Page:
Beans in Broth Always


I made beans. Tamar Adler, chef and author of An Everlasting Meal: Cooking with Economy and Grace inspired me. Legendary food writers, M.F.K. Fisher, Clementine Paddleford and Elizabeth David inspired her. This is well-trusted advice on how to make beans plump and tender and make you want another bite.

Begin when you are not feeling hungry. Begin when you remember that you’ve been wanting to give these beans a go. Begin where you are.

Gather two cups of dry cannellini beans (beans should be of your choice, the process is the same except for lentils). Put them in the pot and fill with water–about an index finger over their heads. Cover the pot and leave them soak overnight.

The next day, drain the beans, return them to the same pot and add the following:

  • vegetable scraps (carrot peels, celery tops, onion peels, fennel fronds and stems) or cut up a stalk or two of celery, rough chop a carrot (no need to peel), chop an onion in half or quarters–the idea being you add what you have on hand.
  • fresh parsley, a bay leaf, garlic cloves (however many you like, these are your beans), salt and pepper.

Pour in enough cool water to cover. According to Adler the beans should appear to be bathing, not drowning. Add a long drizzle of your best olive oil.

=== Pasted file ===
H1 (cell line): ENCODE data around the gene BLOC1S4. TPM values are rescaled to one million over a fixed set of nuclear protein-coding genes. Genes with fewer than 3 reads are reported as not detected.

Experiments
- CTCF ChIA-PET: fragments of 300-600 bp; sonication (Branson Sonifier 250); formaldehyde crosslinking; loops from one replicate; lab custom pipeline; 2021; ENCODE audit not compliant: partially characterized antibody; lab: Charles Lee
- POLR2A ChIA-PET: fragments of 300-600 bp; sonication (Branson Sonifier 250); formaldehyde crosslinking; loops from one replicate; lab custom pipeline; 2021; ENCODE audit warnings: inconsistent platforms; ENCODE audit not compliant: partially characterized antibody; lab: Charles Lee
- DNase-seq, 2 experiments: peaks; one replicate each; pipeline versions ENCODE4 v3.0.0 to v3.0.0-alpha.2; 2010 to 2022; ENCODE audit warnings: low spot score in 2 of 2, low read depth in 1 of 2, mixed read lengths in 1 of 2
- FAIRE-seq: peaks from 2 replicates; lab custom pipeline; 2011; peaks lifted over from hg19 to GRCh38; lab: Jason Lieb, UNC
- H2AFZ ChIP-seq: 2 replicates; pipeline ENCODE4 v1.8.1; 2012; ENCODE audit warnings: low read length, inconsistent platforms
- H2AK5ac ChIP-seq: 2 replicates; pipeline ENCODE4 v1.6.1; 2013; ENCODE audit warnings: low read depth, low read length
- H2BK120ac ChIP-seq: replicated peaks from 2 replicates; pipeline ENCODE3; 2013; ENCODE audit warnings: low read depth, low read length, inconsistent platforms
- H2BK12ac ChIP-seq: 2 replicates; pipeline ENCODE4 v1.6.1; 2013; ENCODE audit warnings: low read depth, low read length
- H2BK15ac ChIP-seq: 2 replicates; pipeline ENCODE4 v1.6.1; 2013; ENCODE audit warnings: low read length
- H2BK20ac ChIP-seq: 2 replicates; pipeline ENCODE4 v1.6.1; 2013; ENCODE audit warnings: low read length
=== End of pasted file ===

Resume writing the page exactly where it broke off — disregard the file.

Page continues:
Bring to a rapid boil then immediately lower to simmer and cover. It has taken me no less than three hours to get these beans cooked to perfection, possibly more. I make these in the morning when I’m going to be home all day and I’m able to eat them that night in time for dinner. The aroma that fills your kitchen will be one of nurturance and peace of mind–a savory meal is on its way. Remember to taste the broth as it cooks and adjust the seasonings to your pleasure.


Adler defers to Clementine Paddleford’s (from  The Best in American Cooking) instruction of how long beans should simmer. I don’t believe I will ever need it put another way.

“…until beans have gorged themselves with fat and water and swelled like the fat boy in his prime.”

Taste five beans. If they are all soft to their very middles, they’re done. If even one of them doesn’t meet this requirement, keep on simmering.

One last bit of bean advice that Adler pulls from The Best in American Cooking is downright sexy

“a cooked bean is so tender that the mere flutter of your breath should disturb its skin right off.”…..

All you need alongside a bowl of your beans is a slice or two of toasted, crusty bread, rubbed with a clove of garlic, drizzled with olive oil and sprinkled with grated parmeggiano reggiano cheese.

Later in the week, build upon that humble pot of beans by adding slices of broiled sausage, pasta, sauteed spinach, more parmeggiano and olive oil.





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